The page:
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|Steinitz on the 'Relative Value of the Pieces'|
|The 1st World Champion's explanations are as valid today as when they were written over 100 years ago.|
When a World Champion says
We shall now endeavor to describe seriatim and briefly the power of each man and its most favorable mode of development, as well as to offer some hints as far as practicable about its value and action in the middle game and in the ending.we should all take note. The World Champion was Wilhelm Steinitz writing on the 'Relative Value of Pieces and Principles of Play' (see the link box at the bottom of this article) in The Modern Chess Instructor (1889). In this brilliant introduction to positional play, Steinitz discusses:
Steinitz's explanations are as valid today as when they were written over 100 years ago. It's still useful to place Steinitz's views in their historical context.
As the first World Champion, Steinitz built on the great literature of the 19th century:
Staunton's Handbook gives the following good advice: "It is generally advantageous for your pawns to occupy the middle of the board, because when there they greatly retard the movements of the opposing forces. The e-pawn and the d-pawn at their fourth squares are well posted, but it is not easy to maintain them in that position, and if you are driven to advance one of them, the power of both is much diminished."
Baron von Heydebrand in Bilguer's Handbuch very properly describes the power of the King for the pawn ending as stronger than any minor piece, namely, Knight or a Bishop.
Steinitz's 19th century terminology is recognizable today. He even gets credit for the term 'hole'
now generally accepted as a technical definition, was first used by the author in The International Chess Magazine of November 1886, where the disadvantage which it is intended to describe was also first pointed out [...] "hole" means a square on the third or forth row in front of a pawn after the two adjoining pawns have been moved or captured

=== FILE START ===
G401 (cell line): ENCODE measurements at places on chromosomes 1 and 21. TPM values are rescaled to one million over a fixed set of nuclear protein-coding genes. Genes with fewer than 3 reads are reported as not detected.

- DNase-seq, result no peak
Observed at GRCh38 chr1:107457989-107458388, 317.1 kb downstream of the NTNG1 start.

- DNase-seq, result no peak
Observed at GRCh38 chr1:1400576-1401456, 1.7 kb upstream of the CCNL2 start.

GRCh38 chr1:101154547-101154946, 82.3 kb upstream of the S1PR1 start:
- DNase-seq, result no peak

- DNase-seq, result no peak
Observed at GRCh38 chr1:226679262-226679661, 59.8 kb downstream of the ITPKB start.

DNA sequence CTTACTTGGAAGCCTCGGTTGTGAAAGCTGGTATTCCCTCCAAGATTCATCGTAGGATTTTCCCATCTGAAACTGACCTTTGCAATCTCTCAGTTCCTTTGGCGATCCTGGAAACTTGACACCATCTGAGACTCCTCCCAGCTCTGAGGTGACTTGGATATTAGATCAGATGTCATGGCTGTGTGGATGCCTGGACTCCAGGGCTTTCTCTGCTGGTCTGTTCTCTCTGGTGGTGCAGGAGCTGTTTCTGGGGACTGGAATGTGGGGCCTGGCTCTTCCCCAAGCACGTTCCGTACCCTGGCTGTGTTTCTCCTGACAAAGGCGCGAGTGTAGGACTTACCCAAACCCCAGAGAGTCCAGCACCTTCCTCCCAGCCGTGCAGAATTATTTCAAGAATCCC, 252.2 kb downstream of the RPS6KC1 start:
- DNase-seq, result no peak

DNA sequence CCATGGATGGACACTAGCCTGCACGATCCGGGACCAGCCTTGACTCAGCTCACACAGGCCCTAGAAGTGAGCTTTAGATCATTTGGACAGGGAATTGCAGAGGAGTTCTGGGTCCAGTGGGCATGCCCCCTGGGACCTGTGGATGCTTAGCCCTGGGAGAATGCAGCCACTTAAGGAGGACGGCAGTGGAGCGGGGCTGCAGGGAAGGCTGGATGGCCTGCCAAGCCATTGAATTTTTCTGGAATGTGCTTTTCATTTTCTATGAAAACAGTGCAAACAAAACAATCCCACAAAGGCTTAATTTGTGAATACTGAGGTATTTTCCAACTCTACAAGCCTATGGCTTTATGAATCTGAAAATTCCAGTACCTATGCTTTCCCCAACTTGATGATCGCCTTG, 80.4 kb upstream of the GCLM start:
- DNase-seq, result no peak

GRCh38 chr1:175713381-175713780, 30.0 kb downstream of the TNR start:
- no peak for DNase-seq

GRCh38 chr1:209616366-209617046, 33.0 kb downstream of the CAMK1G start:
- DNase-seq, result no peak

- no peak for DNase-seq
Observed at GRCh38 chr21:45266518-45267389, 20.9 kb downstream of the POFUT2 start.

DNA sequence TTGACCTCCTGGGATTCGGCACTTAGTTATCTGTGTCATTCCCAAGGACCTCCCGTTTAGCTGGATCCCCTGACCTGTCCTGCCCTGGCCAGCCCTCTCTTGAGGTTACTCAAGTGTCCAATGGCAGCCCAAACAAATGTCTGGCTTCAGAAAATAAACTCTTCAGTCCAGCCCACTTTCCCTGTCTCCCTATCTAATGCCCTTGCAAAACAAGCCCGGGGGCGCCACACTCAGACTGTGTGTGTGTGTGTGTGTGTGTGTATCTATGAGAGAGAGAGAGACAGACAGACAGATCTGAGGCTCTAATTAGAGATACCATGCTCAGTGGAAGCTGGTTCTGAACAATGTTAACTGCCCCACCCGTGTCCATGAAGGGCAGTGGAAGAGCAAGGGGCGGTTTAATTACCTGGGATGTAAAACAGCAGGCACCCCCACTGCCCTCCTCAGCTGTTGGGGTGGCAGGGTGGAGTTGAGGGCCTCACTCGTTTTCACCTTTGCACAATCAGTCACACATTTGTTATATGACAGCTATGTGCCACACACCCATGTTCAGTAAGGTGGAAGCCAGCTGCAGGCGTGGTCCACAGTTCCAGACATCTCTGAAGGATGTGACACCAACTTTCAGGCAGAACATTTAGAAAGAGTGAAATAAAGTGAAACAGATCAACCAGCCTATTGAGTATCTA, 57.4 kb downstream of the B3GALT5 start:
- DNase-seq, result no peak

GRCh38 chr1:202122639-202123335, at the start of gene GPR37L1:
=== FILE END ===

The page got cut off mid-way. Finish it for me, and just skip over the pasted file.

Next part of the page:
His endgame term 'square of a quadrate', however, is better known today as the square of a Pawn.
Value of the pieces
Steinitz took his numerical values for the pieces from Staunton.
In Staunton's Handbook, it is stated that some scientists have calculated the approximate mathematical value, to be as follows: Taking the pawn as the unit, the Knight is worth 3.05; the Bishop 3.50; the Rook 5.48; and the Queen 9.94.
These values are more suitable for computer calculation than for over-the-board use, where 1:3:3:5:9(or 10) is commonly used. For a modern treatment of the subject, see The Evaluation of Material Imbalances by IM Larry Kaufman, published March 1999 in Chess Life (see the link box again for a reprint by noted chess instructor NM Dan Heisman).
Opinions instead of facts
Some care should be taken where Steinitz presents an opinion disguised as a fact. He was, for example, an early proponent of the value of a Queenside majority.
Most particular care should be taken that the opponent does not obtain the majority of pawns on the Queenside, on the wing opposite on which the Kings of both parties usually castle.
His strong opinion was not subsequently adopted by most leading chess theoreticians. Another misleading concept was the relative value of Bishop vs. Knight.
But after careful consideration of the average of positions that have attracted our attention and the few exceptions positively in favor of either piece, we have come to the conclusion that the power of the Bishop corresponds for practical purposes with its estimated superior mathematical value over the Knight in the opening, and in the middle part as well as in the ending, and in the majority of combinations with other forces. The great power of the Bishop, especially in conjunction with the other Bishop for attack in all directions, as well as for the defense has been first systematically and consistently demonstrated in practice over the board by the great German master, Louis Paulsen, who may be regarded in many respects as one of the chief pioneers of the modern school.
Kaufman assigns a value of 3.25 to both pieces. Concerning the two Bishops, Steinitz said:
The great power of the two Bishops combined has already been alluded to. They are a little superior to Bishop and Knight and considerably stronger that two Knights.
Kaufman, who uses the term Bishop pair, confirms this, assigning an additional value of 0.5 (equal to one-half Pawn) to a position having both Bishops.